In a giant blow to the ethanol/corn belt lobby, the U.S. Environmental Protection Agency (EPA) has proposed to reduce the congressionally-mandated requirement of incorporating 14 billion gallons of ethanol into the nation’s gasoline supply. Due to lower overall fuel consumption from a more efficient vehicle fleet since 2007, the EPA would have in effect required higher than 10% ethanol blends in gasoline for 2014, which automakers believe could cause damage to fuel system parts. The new EPA requirement is between 12.7 and 13.2 billion gallons of ethanol for 2014.
Thinking of luxury brands that offer driver’s cars, Rolls-Royce is probably be pretty far from the first one that comes to mind. Rolls-Royce cars are generally built for those who prefer to be driven, not for those who drive. I was reminded of this again as I rode in the supple back-seat accommodations in a Rolls-Royce Ghost sedan that whisked me away from the airport in Phoenix. I didn’t travel across the country and take a red-eye flight home to sample the Ghost; I was in Arizona to be among the first to drive the all-new 2014 Rolls-Royce Wraith. A coupe, by its nature, is not going to be a chauffeur-driven car, so I was eager to see how the Ghost’s platform transitioned into not a personal-luxury coupe, but a personal ultra-luxury coupe.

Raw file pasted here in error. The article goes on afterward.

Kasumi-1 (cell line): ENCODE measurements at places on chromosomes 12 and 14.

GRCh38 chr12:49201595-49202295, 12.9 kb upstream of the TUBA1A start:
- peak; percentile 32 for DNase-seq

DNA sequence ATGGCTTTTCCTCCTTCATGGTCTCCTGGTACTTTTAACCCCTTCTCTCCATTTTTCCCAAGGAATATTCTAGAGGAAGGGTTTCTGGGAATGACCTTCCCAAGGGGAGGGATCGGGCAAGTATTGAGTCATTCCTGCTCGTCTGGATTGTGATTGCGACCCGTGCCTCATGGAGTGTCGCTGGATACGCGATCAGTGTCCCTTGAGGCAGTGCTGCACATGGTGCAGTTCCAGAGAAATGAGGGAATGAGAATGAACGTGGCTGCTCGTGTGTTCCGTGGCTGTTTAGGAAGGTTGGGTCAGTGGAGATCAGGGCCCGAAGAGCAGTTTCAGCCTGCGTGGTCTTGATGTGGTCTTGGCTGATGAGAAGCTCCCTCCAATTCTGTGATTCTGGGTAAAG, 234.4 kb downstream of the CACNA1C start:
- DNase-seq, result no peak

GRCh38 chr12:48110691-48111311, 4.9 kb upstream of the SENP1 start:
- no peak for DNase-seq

Back in 1997, when Chevrolet re-introduced the Malibu after a 14 year hiatus, we were told that buyers in the segment wanted boring, nondescript cars. Buyers didn’t bite. Roughly a decade later and two model generations later, Chevrolet finally gave us a good-looking Malibu, and sales took off. So what did they do when it was time for the fourth generation of the front wheel drive Malibu?
Astute readers may remember the enthusiastic post written in early August detailing my search for the perfect Saab 9-3 Convertible– which turned out to be a 2006 9-3 Aero “20th Anniversary” edition in excellent condition, with just over 27,000 miles on it. Equipped with a 250 HP turbocharged 2.8 liter V6 and six-speed manual transmission, the car’s unique interior and exterior color schemes, limited-edition provenance and its attentive seller made this the right car for me.
In the following video, we examine the 2013 Audi S4. This Audi S4 had a manual transmission, upgraded technology and a bit of magic known as a sport differential. The S4 ticks almost every box when it comes to a compact sports sedan; it’s fun to drive, and the ride is composed. Under the hood is 333hp of supercharged V6 that provides more force than the number might indicate.